Trump Remains Free To Fly His Own Flag
This week’s Senate appearance by U.S. attorney general Bill Barr represent the Democrats’ final chance to pick over the bones of the Mueller Inquiry into Russian collusion. Democrats running for the 2020 presidential nomination posed, Republicans smug with Trump’s vindication deposed and Barr generally amused himself batting away the faux outrage.
With Barr’s conclusion of no collusion, Trump had escaped the clutches of his haters— as he had in 2016 and then 2018. He is now free to size up the Democrat field for 2020. Here’s my column from just after the 2018 midterms when it became clear that Trump was now going to sail under his own flag, not Republican, not Democrat.
“Trump’s economic nationalism doesn’t care about your race. It cares if you’re a citizen. We’re at the beginning of a new populist revolution. The only question is: Is it going to be a nationalist or socialist populism? The party of Davos is done.”— Steve Bannon
When Steve Bannon delivered this comment most of the audience assembled in Toronto to hear him debate author David Frum considered it a laugh line. The media executive, political figure, former investment banker and ex-Donald Trump guru was declaring that his former ally would be seen, in the fullness of time, as a transformative person, a populist who shaped the world in ways Barack Obama could never dream of.
The downtown Toronto crowd was amused by Bannon’s bold proclamation. Trump? A figure of significance? To them, Trump is a boor, a down-market race baiter and a hustler in the presidency only to enrich himself and his family. It is the convenient stereotype of the New York City developer that appeals to them, one invoked over and over in the run-up to this week’s midterm elections in the U.S.
While this chic snobbery grates on Trump, he’s also not afraid to leverage it. The nasty exchange between Trump and CNN reporter Jim Acosta at the White House press room (last November) tells you how desperate the “party of Davos” is to get rid of him before he accumulates any more power and influence over their destinies. So he played Acosta’s brazen hostitlity for all it was worth, pulling Acosta’s press credentials.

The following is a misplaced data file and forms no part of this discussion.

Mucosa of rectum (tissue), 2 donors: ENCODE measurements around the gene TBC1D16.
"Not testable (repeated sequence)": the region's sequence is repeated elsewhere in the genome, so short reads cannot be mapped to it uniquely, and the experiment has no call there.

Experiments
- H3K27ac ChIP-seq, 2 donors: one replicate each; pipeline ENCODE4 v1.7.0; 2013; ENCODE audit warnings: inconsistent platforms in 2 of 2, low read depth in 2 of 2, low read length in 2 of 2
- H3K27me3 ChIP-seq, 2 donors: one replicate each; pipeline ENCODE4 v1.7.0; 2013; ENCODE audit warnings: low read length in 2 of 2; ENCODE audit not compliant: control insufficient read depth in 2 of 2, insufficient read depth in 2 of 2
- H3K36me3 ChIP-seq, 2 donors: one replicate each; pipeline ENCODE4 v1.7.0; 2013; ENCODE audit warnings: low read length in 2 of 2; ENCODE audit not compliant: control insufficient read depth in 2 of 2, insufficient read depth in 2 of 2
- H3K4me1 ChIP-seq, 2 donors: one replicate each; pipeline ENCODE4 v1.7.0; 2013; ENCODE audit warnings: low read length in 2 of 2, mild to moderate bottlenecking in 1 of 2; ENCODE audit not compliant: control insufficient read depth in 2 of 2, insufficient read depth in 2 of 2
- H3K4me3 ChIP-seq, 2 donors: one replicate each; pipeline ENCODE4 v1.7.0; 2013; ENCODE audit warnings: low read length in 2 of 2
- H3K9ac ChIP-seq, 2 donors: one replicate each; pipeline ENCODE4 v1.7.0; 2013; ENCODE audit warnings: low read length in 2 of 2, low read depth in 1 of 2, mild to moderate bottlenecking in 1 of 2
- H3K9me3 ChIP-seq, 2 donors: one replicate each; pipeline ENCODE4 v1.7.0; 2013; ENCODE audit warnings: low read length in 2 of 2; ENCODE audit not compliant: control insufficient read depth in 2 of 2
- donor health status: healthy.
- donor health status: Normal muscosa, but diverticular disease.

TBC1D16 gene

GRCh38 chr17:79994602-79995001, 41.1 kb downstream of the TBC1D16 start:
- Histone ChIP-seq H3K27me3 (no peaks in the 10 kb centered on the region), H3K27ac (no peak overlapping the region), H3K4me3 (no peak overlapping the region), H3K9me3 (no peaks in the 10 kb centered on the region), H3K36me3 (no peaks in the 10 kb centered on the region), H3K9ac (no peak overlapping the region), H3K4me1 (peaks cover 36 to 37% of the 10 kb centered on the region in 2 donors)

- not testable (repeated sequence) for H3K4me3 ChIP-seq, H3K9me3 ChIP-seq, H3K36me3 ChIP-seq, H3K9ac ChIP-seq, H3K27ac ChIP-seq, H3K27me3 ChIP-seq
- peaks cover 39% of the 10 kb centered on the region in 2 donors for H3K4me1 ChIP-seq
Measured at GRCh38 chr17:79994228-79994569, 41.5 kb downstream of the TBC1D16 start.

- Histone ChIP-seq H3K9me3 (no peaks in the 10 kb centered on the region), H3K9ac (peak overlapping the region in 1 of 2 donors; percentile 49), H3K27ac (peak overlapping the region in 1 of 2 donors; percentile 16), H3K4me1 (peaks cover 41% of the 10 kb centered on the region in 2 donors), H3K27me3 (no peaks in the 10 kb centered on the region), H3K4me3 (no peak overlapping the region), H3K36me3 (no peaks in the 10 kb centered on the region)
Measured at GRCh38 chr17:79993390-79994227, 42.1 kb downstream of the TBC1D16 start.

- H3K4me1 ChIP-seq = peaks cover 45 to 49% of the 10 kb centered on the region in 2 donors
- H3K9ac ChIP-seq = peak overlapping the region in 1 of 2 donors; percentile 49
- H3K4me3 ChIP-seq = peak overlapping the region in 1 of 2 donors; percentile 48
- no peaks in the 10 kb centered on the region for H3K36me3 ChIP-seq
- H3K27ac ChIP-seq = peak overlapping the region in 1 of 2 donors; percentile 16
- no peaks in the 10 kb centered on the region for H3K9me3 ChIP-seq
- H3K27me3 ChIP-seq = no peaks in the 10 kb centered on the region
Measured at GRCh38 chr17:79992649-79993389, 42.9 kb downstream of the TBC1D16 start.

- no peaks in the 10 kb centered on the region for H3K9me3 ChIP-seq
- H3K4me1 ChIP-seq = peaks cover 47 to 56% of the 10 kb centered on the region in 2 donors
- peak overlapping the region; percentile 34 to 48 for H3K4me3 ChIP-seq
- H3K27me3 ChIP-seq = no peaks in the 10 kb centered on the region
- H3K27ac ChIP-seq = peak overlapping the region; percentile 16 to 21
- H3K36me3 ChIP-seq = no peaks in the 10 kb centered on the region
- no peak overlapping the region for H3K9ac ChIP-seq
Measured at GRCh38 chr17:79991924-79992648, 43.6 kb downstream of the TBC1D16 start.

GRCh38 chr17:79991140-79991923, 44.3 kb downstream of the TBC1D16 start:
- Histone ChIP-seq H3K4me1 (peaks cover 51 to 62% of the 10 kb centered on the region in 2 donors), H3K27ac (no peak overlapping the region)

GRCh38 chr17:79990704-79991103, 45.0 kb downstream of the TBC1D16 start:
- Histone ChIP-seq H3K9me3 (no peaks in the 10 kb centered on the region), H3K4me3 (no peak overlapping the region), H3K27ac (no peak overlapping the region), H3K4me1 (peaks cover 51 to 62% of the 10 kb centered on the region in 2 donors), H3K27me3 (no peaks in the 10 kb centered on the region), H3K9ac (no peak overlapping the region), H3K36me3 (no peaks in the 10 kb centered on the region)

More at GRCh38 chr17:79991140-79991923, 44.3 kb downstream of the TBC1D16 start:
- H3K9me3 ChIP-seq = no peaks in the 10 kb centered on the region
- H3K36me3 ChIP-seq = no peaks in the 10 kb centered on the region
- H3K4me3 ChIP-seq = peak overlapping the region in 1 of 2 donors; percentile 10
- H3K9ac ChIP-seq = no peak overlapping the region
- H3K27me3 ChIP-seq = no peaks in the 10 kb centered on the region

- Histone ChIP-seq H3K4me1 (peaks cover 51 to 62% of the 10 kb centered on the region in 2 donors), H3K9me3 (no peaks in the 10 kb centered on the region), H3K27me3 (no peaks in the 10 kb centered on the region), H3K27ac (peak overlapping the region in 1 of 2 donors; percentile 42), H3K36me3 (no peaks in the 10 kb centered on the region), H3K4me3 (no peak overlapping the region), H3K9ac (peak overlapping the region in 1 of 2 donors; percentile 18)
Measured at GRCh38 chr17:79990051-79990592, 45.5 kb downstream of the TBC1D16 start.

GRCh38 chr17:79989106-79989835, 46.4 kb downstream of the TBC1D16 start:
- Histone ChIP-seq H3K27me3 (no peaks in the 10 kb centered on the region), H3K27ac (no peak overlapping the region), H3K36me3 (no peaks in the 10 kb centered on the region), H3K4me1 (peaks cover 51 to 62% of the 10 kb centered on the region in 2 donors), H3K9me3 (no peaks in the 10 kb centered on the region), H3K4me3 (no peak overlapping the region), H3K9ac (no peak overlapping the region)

As the chaotic days following the election showed, he has led them a on grim chase, redefining the rules by which the political game is played. His strategy is instinctive, feral, rude— not the polished statesman of Obama’s florid speeches so beloved by a gushing media and Hollywood elites.
As Bannon suggests, they want him to submit to their worldview where everything is defined by racial and class identities. He refuses. Which doubles their efforts to have him submit. And doubles his resistance to seeing the world via Obama’s identity politics.
This is why the comfortable and powerful alike feel they have to eliminate him. Defiance cannot be permitted.
This cozy establishment of both the Democrat and Republican parties had their best shot at stopping him in this election. It was their chance to prove that November 2016 was the product of 10,000 monkeys writing Shakespeare. They’d hurled two years of uninterrupted abuse, accusation, insinuation and downright libel at the TV star with the gaudy tan and elaborate coiffure.
The media and culture industries like SNL had marshalled their most vile slurs and progressive talking points to stop him. The wind was at their backs.